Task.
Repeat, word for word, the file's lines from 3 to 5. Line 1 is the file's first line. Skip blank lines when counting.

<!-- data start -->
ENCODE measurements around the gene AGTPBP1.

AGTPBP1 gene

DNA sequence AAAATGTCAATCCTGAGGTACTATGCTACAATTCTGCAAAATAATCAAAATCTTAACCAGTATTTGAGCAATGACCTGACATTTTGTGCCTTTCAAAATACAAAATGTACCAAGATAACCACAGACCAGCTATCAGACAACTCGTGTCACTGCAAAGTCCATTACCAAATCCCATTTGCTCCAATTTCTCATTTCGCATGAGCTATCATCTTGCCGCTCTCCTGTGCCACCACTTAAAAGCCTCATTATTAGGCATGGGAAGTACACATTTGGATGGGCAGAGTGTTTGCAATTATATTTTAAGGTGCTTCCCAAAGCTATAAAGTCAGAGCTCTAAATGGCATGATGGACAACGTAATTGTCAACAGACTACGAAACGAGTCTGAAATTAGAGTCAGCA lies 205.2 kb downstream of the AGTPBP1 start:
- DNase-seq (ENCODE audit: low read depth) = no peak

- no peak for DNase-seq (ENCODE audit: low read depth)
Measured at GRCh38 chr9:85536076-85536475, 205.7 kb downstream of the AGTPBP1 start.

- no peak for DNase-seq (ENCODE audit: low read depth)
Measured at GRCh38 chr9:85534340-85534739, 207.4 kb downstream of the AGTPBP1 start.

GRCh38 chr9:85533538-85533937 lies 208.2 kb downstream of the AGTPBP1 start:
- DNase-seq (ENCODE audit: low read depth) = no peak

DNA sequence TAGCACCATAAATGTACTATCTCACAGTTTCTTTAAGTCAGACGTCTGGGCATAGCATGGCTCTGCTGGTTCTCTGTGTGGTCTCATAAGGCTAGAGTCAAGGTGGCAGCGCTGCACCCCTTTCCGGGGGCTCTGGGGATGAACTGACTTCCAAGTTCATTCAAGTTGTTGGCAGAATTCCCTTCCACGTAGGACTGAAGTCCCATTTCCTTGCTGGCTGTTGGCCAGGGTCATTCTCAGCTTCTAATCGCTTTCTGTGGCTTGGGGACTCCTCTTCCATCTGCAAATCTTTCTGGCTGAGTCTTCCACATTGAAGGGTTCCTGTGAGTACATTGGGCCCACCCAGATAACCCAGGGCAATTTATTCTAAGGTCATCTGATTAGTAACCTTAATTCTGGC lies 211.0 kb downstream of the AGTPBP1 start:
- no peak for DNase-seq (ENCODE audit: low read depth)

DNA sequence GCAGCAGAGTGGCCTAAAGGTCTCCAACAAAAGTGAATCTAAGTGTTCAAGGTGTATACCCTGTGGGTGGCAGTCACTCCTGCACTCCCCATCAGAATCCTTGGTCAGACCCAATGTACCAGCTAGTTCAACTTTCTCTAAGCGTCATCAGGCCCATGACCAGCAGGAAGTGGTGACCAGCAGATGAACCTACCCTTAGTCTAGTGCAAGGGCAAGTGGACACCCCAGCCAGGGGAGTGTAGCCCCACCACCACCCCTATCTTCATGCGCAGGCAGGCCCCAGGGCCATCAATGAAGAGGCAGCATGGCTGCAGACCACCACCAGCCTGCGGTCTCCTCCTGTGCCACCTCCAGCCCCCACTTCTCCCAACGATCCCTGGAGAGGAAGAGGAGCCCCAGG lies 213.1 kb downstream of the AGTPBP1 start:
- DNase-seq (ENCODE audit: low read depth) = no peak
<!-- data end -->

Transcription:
DNA sequence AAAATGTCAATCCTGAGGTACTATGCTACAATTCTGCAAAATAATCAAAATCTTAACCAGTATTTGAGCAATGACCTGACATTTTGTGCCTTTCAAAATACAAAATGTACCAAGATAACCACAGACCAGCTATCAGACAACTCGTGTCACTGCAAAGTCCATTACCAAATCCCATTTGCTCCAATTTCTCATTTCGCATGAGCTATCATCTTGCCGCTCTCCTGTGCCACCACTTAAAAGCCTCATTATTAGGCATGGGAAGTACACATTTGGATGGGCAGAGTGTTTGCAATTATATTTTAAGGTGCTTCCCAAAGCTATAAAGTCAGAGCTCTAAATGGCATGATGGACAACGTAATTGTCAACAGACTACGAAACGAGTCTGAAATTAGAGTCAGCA lies 205.2 kb downstream of the AGTPBP1 start:
- DNase-seq (ENCODE audit: low read depth) = no peak

- no peak for DNase-seq (ENCODE audit: low read depth)